Fixed-net fishing is a type of environmentally friendly, passive fishing. It involves predicting the routes of fish runs and waiting for them to come into large arrays of net. Unlike fishing methods that trawl around indiscriminately to catch large fish quantities from a large boat, this method minimizes damage to the environment and helps preserve resources. The fixed-net method is best applicable to catching sardine, horse mackerel, sea bream, yellowtail and squid. The net consists of a network of large hedge nets in the paths of migrating fish, and bag nets to catch them.
The goal is to know when, where, and how large a haul of what types of fish are available in these fixed nets at any given time. This way, fishermen can maximize their profits and minimize disturbance per trip out to their fixed nets.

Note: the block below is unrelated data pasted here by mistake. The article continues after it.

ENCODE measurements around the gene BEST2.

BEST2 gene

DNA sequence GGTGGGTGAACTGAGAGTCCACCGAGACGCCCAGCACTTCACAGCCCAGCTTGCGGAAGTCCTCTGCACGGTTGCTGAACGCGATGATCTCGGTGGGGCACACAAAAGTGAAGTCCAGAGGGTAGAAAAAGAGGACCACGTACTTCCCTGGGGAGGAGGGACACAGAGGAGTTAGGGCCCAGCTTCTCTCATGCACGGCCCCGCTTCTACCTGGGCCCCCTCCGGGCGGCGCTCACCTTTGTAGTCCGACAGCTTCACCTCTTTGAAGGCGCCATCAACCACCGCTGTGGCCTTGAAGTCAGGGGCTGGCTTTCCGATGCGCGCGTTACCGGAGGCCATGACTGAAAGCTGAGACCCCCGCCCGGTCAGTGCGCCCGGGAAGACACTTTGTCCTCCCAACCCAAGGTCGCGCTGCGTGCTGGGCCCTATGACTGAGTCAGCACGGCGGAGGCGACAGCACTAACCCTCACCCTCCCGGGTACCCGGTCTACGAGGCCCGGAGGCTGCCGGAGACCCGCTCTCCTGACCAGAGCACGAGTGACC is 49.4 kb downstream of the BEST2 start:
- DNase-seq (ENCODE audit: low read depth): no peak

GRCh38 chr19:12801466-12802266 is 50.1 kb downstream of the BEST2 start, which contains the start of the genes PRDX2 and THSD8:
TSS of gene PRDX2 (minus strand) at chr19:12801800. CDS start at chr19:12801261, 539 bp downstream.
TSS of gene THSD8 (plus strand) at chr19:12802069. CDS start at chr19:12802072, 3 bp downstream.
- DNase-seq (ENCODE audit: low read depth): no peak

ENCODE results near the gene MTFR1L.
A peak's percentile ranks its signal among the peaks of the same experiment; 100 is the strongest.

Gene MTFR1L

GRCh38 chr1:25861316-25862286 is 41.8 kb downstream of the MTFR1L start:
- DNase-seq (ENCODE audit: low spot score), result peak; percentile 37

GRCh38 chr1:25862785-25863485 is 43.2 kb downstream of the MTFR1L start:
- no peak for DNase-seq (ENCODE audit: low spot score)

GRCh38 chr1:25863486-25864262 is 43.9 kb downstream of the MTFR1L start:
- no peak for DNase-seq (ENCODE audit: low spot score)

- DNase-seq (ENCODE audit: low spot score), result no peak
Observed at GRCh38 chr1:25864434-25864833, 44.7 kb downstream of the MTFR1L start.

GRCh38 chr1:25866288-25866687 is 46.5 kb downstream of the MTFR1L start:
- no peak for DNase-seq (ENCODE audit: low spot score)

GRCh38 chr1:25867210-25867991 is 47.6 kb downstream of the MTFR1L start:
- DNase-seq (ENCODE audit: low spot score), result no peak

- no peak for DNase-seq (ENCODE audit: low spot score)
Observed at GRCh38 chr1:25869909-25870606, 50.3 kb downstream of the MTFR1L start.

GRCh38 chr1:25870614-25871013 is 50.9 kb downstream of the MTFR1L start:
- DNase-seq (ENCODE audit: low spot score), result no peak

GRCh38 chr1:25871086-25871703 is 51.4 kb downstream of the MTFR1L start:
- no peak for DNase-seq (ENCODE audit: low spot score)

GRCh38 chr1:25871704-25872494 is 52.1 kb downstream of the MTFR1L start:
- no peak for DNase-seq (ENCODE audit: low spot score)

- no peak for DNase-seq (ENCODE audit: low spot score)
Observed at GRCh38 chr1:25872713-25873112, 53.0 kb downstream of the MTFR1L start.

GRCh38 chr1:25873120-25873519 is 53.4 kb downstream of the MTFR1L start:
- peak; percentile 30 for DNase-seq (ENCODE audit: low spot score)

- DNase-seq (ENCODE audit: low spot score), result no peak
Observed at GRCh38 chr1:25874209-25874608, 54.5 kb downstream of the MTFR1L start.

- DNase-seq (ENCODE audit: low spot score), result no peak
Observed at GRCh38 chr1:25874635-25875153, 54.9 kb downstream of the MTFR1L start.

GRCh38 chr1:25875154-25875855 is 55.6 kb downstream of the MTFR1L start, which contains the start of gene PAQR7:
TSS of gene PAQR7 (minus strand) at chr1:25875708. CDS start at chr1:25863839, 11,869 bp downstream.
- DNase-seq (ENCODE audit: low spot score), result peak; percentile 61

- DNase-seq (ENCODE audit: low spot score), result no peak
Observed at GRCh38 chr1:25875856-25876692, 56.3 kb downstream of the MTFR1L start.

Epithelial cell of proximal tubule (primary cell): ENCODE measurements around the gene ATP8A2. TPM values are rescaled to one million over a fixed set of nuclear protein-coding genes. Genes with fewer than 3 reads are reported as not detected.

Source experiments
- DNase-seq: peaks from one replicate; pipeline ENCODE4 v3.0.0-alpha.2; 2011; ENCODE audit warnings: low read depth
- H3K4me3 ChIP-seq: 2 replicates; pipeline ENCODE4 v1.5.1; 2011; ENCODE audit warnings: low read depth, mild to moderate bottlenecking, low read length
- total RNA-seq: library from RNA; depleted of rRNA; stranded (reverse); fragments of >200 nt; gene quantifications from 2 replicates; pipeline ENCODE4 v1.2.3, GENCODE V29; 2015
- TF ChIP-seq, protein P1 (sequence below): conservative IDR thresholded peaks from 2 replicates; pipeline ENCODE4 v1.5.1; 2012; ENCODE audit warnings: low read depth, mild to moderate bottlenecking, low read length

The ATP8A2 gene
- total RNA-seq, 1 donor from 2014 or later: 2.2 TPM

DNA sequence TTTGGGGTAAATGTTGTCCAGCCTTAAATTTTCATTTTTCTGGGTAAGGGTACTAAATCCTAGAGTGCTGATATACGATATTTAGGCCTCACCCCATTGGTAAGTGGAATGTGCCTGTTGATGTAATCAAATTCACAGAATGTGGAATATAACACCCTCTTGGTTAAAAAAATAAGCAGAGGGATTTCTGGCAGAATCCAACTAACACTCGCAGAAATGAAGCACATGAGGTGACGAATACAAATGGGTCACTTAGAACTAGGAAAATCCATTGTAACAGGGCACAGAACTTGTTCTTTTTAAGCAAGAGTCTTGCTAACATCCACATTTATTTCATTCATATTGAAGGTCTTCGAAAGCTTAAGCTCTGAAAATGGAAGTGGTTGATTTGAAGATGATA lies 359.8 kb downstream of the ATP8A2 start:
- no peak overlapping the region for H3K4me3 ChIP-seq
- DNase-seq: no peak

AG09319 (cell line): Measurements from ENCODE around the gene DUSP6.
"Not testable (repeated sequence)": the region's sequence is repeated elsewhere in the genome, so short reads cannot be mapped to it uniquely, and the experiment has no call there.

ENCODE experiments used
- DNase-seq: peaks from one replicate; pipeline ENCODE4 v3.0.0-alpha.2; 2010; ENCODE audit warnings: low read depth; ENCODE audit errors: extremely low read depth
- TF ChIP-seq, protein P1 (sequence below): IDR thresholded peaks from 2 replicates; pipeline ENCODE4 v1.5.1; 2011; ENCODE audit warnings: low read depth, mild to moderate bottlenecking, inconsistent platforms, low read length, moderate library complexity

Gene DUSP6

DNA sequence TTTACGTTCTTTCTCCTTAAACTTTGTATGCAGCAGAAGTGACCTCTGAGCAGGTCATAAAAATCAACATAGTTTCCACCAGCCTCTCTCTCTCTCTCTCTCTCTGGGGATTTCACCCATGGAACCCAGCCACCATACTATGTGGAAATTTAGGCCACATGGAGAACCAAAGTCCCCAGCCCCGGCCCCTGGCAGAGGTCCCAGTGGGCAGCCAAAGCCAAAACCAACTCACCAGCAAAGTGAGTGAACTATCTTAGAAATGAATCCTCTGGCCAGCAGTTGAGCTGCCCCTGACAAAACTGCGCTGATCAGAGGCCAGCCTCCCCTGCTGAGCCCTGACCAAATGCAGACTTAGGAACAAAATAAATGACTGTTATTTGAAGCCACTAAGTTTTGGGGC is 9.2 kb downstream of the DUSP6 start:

From the machine-learning perspective, there is very little data available, be it echograms that are sufficiently annotated and labeled, or seasonal history that is geographically dependent. By the time you stratify any dataset to these variables, the dataset obviously becomes too sparse.
Echograms in and around the fixed nets can be produced using modern sonar sensors. But they are impossible to read without experience. On a case-by-case basis, expert fishermen are able to interpret them to assess in real-time the likely number and types of fish present at that particular moment.
So the challenge becomes: how can AI engineers at this marine-sensing company build a high-performing, predictive fixed-net application—without waiting for years worth of catch data to build up?